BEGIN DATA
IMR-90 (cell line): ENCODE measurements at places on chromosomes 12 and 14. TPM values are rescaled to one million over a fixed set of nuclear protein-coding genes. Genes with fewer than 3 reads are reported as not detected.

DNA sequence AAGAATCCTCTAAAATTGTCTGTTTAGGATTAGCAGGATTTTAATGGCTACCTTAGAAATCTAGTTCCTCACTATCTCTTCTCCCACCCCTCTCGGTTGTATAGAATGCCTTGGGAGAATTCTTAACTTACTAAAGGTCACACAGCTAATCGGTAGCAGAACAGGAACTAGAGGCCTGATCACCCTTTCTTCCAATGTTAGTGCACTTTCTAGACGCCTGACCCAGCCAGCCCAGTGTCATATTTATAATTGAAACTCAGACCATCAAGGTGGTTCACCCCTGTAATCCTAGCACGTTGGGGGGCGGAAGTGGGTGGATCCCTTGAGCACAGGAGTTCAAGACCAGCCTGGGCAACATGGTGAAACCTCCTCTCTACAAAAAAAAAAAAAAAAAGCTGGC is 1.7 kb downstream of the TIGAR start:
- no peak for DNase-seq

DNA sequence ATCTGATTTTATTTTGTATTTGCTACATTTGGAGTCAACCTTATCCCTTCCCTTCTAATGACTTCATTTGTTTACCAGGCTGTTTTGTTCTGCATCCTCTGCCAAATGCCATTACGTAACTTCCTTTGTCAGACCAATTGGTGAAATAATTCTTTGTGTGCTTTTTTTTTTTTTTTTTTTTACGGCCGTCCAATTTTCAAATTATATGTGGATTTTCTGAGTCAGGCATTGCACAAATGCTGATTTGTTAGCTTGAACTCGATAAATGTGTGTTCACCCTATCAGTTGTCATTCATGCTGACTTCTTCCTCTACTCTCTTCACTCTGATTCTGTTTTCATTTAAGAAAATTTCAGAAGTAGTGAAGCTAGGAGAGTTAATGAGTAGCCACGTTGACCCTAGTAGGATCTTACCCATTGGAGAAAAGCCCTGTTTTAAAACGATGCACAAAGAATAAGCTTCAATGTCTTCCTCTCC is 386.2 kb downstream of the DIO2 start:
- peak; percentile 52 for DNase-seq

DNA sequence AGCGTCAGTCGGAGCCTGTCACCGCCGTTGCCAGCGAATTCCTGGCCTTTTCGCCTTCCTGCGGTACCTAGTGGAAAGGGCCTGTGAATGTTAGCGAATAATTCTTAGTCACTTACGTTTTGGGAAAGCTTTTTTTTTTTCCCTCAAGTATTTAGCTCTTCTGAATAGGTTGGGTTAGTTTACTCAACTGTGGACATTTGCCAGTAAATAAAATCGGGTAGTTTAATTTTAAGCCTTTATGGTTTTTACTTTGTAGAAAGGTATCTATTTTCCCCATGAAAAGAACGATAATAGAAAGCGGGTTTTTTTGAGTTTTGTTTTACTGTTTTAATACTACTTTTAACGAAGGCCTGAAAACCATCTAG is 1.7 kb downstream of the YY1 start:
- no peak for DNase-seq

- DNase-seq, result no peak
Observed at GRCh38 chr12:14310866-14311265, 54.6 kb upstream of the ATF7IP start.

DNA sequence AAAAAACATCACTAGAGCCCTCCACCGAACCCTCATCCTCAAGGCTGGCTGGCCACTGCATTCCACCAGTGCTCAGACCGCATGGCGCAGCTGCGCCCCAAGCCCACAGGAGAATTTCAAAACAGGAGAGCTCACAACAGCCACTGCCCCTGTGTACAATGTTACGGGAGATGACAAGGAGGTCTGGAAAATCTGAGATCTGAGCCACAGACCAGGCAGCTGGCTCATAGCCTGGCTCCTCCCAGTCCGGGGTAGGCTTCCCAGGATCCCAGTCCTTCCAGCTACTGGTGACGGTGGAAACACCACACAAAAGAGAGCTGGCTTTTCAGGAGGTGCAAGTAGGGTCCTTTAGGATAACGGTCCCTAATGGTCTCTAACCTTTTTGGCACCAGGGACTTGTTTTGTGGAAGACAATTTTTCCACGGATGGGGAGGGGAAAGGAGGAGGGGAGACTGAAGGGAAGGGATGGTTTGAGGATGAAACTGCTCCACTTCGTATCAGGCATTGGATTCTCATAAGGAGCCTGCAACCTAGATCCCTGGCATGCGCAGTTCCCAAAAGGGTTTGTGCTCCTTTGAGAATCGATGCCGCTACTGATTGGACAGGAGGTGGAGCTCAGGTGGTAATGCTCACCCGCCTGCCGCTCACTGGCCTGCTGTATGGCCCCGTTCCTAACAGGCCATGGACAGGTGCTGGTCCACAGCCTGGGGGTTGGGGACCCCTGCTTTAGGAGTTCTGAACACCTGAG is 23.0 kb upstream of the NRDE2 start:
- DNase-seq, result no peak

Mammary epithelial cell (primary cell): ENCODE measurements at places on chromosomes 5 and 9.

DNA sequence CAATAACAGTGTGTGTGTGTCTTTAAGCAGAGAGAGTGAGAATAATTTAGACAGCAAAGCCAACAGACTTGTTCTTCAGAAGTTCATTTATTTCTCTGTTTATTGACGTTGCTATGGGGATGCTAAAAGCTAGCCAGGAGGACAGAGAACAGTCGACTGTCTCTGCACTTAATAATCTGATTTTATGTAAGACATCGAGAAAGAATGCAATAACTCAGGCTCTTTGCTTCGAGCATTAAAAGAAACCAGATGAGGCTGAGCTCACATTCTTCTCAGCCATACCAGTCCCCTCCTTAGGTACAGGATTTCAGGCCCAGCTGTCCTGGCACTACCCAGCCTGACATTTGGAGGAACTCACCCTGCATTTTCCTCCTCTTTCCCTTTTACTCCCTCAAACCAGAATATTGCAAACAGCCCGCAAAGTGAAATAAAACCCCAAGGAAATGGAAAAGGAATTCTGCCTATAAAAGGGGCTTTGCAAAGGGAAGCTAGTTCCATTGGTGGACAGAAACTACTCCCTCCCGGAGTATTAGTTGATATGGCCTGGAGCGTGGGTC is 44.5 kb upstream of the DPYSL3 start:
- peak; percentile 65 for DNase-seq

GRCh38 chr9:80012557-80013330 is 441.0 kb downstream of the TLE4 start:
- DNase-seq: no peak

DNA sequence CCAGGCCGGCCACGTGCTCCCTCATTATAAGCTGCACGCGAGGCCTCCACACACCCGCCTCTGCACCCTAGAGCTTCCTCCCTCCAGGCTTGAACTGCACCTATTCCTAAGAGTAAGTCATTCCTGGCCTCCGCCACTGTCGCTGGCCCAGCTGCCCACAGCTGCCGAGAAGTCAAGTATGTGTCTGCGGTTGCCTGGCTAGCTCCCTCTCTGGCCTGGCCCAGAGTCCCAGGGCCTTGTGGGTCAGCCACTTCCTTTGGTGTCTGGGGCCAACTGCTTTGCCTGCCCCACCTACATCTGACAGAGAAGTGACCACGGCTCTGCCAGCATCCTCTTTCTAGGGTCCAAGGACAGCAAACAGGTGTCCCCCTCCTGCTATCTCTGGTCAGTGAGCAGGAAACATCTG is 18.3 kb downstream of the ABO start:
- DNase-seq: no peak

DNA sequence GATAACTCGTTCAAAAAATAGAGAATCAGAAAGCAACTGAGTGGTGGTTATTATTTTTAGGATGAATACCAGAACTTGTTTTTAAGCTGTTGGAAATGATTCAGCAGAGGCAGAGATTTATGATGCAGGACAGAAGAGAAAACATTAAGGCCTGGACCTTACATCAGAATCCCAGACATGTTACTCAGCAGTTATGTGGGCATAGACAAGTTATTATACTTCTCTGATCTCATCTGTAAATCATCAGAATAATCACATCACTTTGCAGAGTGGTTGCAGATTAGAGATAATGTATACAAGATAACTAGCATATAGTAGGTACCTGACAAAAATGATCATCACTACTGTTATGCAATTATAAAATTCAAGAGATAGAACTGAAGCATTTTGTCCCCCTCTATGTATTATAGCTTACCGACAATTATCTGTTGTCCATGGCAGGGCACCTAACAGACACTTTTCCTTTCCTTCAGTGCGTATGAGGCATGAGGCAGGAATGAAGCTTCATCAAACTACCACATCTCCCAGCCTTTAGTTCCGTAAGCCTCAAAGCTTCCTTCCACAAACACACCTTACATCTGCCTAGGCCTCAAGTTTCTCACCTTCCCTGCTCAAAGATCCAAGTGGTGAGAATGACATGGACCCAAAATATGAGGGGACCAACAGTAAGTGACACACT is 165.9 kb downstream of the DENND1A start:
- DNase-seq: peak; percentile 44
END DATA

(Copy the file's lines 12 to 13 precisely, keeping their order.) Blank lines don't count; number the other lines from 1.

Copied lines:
Mammary epithelial cell (primary cell): ENCODE measurements at places on chromosomes 5 and 9.

DNA sequence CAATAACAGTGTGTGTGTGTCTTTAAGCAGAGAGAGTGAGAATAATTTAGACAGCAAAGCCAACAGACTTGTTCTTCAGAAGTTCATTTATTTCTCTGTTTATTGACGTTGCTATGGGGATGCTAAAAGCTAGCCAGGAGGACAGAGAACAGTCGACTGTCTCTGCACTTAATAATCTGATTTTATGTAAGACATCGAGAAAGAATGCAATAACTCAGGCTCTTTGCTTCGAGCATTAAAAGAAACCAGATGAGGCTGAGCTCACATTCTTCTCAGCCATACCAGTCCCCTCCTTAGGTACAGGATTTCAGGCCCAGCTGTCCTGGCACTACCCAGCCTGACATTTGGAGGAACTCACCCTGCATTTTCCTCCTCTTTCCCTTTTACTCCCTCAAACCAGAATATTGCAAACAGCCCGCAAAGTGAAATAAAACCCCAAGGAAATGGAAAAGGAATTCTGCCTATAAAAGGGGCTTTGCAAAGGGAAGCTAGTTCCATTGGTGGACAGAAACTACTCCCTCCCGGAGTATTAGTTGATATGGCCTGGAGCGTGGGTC is 44.5 kb upstream of the DPYSL3 start: